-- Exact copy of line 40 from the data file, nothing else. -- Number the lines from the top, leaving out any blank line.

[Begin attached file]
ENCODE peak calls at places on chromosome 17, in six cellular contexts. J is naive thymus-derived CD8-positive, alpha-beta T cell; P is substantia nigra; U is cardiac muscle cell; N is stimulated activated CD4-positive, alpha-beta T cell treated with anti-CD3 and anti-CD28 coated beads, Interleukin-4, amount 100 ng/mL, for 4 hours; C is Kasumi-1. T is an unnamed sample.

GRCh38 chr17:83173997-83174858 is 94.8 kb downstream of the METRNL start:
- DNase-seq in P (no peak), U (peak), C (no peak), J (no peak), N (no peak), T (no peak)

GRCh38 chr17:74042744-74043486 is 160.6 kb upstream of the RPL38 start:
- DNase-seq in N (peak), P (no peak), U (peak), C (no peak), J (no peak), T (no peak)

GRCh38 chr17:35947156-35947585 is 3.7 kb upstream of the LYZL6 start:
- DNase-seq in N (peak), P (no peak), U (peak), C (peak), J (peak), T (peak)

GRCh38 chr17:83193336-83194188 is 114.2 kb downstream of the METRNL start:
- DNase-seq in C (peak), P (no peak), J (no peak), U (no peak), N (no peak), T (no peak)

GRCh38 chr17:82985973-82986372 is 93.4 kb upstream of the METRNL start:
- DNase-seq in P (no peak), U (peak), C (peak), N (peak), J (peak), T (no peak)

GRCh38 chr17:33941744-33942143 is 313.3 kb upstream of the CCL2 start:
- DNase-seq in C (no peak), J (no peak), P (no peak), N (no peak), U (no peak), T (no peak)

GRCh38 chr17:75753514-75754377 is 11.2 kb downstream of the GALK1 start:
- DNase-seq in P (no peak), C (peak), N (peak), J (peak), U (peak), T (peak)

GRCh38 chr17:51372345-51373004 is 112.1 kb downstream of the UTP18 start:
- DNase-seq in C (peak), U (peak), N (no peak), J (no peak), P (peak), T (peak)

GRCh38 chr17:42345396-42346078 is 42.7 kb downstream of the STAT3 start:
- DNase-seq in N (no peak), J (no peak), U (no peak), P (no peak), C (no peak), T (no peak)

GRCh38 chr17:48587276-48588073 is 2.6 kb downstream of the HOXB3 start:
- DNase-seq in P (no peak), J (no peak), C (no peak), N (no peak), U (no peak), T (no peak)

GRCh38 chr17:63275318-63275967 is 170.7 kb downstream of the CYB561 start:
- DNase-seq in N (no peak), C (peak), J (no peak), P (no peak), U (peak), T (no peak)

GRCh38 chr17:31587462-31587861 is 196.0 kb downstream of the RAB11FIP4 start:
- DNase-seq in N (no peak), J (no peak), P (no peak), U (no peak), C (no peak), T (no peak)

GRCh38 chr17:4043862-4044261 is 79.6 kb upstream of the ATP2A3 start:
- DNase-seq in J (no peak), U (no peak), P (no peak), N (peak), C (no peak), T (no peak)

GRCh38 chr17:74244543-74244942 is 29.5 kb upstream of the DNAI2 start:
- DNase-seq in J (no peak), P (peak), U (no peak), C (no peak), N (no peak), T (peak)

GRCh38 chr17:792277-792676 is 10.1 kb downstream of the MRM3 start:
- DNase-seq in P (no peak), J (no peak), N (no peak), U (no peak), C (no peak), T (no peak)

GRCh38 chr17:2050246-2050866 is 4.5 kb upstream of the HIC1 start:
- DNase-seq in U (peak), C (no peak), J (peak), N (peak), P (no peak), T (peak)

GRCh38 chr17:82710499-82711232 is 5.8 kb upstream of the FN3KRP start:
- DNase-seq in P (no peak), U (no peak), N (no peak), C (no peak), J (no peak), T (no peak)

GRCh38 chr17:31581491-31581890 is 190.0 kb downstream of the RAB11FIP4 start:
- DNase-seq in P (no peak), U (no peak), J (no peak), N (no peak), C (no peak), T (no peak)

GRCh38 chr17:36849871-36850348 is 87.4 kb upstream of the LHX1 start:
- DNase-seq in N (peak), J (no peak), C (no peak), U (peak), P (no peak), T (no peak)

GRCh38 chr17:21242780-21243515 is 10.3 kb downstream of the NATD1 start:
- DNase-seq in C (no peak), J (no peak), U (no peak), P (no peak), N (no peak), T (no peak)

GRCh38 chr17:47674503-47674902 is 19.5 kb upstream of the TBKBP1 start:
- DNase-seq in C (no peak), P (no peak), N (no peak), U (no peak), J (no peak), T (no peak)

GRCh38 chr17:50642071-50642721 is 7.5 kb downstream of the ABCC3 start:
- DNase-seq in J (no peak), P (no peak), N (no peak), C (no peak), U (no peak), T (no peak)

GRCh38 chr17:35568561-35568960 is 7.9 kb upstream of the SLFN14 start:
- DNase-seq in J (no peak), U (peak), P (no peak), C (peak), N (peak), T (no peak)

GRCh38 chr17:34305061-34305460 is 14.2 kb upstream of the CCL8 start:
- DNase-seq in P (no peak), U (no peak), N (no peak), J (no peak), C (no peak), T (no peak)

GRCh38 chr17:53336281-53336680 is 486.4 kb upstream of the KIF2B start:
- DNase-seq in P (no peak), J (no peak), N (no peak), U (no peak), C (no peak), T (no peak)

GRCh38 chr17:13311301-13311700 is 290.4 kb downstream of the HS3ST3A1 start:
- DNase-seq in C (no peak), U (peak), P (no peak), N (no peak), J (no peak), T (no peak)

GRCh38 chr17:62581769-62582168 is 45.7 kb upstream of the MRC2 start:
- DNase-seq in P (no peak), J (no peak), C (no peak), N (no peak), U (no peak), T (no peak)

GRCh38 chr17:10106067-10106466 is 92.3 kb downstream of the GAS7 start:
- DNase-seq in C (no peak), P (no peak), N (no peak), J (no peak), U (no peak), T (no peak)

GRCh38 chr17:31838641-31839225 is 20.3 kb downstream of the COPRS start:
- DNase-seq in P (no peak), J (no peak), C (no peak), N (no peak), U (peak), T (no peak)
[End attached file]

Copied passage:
GRCh38 chr17:21242780-21243515 is 10.3 kb downstream of the NATD1 start: